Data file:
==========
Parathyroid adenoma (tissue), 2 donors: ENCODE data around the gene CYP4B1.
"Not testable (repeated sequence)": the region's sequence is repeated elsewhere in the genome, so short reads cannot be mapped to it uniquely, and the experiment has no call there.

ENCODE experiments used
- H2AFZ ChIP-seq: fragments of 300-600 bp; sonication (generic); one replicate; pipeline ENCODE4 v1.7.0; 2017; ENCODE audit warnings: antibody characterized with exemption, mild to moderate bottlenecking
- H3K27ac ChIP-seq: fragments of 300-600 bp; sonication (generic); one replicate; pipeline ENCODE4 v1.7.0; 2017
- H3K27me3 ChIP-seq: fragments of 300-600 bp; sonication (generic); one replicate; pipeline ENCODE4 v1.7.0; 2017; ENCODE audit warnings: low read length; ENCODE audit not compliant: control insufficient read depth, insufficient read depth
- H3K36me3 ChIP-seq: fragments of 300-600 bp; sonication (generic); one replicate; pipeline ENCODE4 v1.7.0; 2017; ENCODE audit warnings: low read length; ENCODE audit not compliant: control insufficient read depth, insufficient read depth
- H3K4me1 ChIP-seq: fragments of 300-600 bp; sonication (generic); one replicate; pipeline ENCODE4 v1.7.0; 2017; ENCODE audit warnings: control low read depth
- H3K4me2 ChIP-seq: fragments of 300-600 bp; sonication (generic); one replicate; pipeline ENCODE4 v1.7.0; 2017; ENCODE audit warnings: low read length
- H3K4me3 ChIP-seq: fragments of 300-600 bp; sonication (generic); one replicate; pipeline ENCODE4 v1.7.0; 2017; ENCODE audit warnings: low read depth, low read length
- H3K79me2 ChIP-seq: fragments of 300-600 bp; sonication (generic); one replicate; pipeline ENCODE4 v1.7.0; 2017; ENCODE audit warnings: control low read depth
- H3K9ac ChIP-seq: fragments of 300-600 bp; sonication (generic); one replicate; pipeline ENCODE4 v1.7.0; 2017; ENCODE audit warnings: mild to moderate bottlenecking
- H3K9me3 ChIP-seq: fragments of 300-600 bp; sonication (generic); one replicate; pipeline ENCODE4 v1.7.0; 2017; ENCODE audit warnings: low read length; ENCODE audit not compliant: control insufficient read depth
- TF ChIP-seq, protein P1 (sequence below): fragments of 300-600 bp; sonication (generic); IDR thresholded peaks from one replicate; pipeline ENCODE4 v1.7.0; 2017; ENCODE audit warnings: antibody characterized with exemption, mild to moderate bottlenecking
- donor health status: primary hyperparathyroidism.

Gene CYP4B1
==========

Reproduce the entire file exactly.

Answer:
Parathyroid adenoma (tissue), 2 donors: ENCODE data around the gene CYP4B1.
"Not testable (repeated sequence)": the region's sequence is repeated elsewhere in the genome, so short reads cannot be mapped to it uniquely, and the experiment has no call there.

ENCODE experiments used
- H2AFZ ChIP-seq: fragments of 300-600 bp; sonication (generic); one replicate; pipeline ENCODE4 v1.7.0; 2017; ENCODE audit warnings: antibody characterized with exemption, mild to moderate bottlenecking
- H3K27ac ChIP-seq: fragments of 300-600 bp; sonication (generic); one replicate; pipeline ENCODE4 v1.7.0; 2017
- H3K27me3 ChIP-seq: fragments of 300-600 bp; sonication (generic); one replicate; pipeline ENCODE4 v1.7.0; 2017; ENCODE audit warnings: low read length; ENCODE audit not compliant: control insufficient read depth, insufficient read depth
- H3K36me3 ChIP-seq: fragments of 300-600 bp; sonication (generic); one replicate; pipeline ENCODE4 v1.7.0; 2017; ENCODE audit warnings: low read length; ENCODE audit not compliant: control insufficient read depth, insufficient read depth
- H3K4me1 ChIP-seq: fragments of 300-600 bp; sonication (generic); one replicate; pipeline ENCODE4 v1.7.0; 2017; ENCODE audit warnings: control low read depth
- H3K4me2 ChIP-seq: fragments of 300-600 bp; sonication (generic); one replicate; pipeline ENCODE4 v1.7.0; 2017; ENCODE audit warnings: low read length
- H3K4me3 ChIP-seq: fragments of 300-600 bp; sonication (generic); one replicate; pipeline ENCODE4 v1.7.0; 2017; ENCODE audit warnings: low read depth, low read length
- H3K79me2 ChIP-seq: fragments of 300-600 bp; sonication (generic); one replicate; pipeline ENCODE4 v1.7.0; 2017; ENCODE audit warnings: control low read depth
- H3K9ac ChIP-seq: fragments of 300-600 bp; sonication (generic); one replicate; pipeline ENCODE4 v1.7.0; 2017; ENCODE audit warnings: mild to moderate bottlenecking
- H3K9me3 ChIP-seq: fragments of 300-600 bp; sonication (generic); one replicate; pipeline ENCODE4 v1.7.0; 2017; ENCODE audit warnings: low read length; ENCODE audit not compliant: control insufficient read depth
- TF ChIP-seq, protein P1 (sequence below): fragments of 300-600 bp; sonication (generic); IDR thresholded peaks from one replicate; pipeline ENCODE4 v1.7.0; 2017; ENCODE audit warnings: antibody characterized with exemption, mild to moderate bottlenecking
- donor health status: primary hyperparathyroidism.

Gene CYP4B1